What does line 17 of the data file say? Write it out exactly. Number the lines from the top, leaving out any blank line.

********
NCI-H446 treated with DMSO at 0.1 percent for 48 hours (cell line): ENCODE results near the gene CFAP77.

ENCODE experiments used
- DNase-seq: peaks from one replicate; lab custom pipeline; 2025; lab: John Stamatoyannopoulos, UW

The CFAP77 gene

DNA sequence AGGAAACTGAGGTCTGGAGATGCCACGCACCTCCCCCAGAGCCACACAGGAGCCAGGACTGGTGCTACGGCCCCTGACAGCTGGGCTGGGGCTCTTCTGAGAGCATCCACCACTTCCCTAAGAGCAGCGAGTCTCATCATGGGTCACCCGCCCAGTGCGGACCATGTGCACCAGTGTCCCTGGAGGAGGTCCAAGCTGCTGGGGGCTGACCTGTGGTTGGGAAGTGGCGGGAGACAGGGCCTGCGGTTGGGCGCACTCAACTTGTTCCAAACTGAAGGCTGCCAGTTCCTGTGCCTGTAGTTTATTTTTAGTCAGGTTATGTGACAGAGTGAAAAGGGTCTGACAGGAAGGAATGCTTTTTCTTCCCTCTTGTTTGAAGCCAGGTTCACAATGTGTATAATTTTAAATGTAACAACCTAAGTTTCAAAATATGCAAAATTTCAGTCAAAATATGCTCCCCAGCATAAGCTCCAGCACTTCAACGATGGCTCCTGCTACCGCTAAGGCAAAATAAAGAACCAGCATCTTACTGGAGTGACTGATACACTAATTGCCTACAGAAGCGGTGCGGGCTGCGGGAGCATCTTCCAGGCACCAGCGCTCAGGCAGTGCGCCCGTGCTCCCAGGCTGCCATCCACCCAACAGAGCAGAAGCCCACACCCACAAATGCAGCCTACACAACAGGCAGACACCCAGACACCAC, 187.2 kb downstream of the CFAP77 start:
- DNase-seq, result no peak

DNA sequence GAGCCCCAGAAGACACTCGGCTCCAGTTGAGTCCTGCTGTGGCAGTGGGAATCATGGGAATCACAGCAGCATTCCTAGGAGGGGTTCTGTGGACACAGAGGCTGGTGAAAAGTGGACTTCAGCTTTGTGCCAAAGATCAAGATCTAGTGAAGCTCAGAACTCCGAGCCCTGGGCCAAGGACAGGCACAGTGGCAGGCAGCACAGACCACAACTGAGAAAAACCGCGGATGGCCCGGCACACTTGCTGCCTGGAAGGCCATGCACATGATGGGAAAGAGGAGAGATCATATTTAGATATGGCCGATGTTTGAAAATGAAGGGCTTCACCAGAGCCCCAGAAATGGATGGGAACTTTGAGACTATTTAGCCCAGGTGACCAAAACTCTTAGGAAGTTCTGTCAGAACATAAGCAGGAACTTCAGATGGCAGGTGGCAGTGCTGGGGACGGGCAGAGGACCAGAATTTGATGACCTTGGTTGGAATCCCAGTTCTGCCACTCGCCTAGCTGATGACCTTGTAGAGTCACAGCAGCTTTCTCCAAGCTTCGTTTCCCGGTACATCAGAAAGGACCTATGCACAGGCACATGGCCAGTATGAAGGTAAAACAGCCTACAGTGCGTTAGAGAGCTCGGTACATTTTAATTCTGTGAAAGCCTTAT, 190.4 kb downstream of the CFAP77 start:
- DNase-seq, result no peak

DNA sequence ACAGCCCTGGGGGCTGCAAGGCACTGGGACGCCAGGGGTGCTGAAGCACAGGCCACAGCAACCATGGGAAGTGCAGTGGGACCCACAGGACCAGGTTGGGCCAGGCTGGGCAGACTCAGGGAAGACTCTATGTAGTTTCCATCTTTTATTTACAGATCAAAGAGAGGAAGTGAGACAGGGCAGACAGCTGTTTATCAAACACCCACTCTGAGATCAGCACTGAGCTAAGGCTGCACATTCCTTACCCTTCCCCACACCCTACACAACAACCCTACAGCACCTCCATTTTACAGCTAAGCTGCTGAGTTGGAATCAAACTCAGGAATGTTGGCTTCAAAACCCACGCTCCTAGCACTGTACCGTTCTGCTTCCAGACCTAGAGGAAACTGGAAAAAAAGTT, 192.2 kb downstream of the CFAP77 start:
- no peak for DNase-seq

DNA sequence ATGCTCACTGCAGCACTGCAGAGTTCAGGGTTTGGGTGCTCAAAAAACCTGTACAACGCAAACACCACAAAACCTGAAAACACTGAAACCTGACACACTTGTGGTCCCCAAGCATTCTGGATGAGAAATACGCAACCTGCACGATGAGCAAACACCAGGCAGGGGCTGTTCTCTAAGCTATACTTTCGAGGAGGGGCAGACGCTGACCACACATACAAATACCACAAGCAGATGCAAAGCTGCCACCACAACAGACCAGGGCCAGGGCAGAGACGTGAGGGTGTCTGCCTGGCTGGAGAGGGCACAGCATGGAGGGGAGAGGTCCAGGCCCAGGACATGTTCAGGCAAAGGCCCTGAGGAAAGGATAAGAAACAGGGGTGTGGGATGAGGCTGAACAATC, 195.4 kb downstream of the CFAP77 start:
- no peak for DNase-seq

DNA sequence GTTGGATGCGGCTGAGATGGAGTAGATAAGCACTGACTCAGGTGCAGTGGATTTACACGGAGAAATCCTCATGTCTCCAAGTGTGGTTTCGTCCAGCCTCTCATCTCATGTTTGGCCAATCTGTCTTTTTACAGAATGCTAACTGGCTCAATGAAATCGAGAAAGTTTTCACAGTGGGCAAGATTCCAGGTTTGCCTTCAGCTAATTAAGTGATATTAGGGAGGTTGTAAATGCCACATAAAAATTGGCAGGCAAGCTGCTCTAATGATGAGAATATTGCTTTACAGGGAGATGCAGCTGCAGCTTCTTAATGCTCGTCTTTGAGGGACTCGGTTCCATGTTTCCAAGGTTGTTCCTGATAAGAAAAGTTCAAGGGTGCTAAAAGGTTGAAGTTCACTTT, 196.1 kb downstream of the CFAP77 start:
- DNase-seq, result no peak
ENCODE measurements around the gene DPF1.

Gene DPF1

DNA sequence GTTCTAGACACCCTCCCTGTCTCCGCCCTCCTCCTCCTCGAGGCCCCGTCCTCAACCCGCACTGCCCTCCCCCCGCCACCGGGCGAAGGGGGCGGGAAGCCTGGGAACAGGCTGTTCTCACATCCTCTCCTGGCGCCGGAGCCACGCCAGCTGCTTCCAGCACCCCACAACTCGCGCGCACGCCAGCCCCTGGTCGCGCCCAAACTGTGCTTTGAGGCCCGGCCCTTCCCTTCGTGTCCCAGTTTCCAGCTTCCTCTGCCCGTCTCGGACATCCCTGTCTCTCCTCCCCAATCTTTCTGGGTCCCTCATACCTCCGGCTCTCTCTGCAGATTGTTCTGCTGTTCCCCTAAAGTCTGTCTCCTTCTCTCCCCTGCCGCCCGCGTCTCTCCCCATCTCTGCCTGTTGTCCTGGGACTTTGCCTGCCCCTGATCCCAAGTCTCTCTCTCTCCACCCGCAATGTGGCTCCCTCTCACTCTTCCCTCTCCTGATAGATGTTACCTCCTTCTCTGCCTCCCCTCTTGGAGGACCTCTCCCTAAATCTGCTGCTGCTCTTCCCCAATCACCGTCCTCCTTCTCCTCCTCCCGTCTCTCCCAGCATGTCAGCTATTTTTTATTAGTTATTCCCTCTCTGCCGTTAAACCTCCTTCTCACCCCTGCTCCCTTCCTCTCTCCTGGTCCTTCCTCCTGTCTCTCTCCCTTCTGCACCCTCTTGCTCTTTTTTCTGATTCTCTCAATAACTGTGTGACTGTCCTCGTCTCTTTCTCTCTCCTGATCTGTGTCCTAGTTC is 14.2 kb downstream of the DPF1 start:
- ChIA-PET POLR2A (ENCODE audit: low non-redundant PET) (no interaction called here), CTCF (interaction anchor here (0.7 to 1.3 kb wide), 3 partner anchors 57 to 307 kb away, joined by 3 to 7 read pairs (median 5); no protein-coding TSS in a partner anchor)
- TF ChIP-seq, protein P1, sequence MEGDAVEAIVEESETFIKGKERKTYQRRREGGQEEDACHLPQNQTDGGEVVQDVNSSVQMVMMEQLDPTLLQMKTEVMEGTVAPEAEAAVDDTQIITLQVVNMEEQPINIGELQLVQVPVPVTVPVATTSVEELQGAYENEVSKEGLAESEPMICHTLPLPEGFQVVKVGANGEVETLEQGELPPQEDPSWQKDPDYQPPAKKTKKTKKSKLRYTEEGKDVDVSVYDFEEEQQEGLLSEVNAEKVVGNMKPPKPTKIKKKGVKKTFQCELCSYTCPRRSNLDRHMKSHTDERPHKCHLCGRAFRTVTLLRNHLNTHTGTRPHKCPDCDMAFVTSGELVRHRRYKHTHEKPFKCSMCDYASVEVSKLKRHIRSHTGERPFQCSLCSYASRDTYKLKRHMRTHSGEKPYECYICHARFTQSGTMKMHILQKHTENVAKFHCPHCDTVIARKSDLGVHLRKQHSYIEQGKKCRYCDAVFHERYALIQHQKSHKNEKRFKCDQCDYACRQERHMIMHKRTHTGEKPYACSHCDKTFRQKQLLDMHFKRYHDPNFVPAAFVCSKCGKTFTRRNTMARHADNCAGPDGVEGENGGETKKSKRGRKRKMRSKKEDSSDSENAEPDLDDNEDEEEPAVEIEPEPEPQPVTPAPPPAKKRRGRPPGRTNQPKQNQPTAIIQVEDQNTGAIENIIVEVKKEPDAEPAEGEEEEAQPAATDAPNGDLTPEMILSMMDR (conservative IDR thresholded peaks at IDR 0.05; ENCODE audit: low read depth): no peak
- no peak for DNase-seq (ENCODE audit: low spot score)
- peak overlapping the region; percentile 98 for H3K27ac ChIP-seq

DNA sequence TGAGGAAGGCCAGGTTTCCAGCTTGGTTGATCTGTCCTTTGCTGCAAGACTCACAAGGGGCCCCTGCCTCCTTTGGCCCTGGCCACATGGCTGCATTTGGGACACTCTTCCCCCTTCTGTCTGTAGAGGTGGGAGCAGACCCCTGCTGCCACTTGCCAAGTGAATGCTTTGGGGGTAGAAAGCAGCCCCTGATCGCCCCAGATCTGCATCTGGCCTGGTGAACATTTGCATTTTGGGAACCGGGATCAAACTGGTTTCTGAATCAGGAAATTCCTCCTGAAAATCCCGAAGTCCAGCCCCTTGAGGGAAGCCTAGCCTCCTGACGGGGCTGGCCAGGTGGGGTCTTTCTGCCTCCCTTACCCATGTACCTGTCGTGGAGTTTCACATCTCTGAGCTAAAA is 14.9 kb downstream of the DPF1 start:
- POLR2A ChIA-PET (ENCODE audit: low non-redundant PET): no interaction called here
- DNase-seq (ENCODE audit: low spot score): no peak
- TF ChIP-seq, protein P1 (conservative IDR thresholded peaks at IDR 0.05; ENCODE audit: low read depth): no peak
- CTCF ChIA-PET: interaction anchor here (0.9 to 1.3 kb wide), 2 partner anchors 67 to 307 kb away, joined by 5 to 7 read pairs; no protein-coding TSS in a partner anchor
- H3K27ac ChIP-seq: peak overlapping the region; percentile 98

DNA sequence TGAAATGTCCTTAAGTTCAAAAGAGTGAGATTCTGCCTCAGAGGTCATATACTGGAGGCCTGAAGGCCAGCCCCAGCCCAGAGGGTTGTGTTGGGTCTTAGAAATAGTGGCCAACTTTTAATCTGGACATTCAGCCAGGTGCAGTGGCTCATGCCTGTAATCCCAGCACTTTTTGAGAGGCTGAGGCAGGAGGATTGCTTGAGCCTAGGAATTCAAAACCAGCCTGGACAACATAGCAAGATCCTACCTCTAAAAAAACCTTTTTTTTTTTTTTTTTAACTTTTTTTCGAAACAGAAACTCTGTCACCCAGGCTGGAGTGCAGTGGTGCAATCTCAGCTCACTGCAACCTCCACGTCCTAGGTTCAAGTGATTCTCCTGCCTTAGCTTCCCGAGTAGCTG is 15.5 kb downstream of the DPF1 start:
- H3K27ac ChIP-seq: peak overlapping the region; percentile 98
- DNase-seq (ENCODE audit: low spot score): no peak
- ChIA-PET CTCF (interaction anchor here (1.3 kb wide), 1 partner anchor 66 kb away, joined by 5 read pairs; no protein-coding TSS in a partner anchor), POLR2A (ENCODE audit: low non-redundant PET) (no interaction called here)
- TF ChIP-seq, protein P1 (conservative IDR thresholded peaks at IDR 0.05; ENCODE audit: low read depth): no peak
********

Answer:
DNA sequence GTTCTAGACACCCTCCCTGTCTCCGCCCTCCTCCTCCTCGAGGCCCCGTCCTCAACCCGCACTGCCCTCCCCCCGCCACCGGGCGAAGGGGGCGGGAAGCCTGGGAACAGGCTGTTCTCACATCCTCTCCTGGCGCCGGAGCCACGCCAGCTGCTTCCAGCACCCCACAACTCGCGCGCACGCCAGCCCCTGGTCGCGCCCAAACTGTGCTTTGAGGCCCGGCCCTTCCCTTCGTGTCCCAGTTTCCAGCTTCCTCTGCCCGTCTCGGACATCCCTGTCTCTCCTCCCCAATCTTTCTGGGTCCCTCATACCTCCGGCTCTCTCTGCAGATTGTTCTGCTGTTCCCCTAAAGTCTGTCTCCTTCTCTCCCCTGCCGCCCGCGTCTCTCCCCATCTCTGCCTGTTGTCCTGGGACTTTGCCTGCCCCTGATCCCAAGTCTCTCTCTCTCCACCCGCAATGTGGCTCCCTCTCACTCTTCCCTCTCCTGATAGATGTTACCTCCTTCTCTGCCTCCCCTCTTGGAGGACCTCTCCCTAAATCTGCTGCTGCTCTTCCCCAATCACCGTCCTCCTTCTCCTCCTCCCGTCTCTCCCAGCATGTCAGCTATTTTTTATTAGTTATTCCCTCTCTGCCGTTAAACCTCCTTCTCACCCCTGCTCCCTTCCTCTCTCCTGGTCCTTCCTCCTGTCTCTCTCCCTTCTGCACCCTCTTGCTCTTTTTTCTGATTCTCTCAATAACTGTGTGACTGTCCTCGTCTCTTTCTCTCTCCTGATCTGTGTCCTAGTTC is 14.2 kb downstream of the DPF1 start: